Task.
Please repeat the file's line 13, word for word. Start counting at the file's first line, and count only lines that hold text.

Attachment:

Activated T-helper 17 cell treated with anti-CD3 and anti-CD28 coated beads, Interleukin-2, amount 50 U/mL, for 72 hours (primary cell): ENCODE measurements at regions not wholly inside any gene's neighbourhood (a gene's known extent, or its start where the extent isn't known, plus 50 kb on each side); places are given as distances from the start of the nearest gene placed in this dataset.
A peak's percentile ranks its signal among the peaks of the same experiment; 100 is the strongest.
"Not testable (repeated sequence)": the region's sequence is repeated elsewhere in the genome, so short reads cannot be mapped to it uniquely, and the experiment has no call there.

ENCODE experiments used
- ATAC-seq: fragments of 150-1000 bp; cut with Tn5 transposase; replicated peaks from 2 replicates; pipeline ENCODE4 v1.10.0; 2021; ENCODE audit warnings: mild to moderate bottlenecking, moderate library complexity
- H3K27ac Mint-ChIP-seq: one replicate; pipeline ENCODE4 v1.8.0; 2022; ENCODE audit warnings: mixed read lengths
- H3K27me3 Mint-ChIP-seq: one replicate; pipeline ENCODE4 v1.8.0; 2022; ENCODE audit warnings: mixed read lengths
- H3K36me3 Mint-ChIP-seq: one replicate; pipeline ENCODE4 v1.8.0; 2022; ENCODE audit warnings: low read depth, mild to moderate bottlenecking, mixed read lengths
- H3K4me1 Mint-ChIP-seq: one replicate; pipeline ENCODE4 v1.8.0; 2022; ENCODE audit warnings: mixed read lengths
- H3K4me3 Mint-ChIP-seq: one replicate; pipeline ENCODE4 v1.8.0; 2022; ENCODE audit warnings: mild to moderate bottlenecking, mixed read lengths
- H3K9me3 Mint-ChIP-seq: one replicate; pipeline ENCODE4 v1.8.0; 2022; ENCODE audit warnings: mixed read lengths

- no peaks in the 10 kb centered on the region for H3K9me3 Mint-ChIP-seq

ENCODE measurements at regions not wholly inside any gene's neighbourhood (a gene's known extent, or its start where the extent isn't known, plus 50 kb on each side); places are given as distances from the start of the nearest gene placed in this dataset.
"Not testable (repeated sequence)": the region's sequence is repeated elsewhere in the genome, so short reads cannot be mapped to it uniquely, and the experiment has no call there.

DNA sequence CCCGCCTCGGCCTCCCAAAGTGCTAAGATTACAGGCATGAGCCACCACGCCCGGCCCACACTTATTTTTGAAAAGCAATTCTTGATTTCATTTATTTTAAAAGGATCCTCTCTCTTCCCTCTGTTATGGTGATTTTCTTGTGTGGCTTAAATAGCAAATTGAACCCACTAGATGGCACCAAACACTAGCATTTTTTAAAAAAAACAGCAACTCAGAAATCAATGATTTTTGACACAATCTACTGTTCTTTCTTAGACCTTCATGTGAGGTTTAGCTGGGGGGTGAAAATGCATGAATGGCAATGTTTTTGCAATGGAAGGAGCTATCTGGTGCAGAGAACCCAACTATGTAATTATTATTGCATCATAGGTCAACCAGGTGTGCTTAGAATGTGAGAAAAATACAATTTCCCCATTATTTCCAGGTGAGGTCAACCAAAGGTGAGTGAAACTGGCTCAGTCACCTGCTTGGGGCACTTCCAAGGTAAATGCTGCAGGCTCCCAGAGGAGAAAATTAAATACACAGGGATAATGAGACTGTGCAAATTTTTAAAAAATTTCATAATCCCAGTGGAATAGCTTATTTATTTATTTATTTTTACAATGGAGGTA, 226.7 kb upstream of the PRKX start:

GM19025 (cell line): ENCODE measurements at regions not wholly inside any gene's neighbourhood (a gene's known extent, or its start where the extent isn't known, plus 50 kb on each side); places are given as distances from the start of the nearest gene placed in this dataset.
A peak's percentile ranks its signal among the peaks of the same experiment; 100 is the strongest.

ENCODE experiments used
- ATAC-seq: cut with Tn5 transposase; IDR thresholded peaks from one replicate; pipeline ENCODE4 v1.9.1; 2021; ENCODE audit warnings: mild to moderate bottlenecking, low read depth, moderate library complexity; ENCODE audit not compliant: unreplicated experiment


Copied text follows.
ENCODE measurements at regions not wholly inside any gene's neighbourhood (a gene's known extent, or its start where the extent isn't known, plus 50 kb on each side); places are given as distances from the start of the nearest gene placed in this dataset.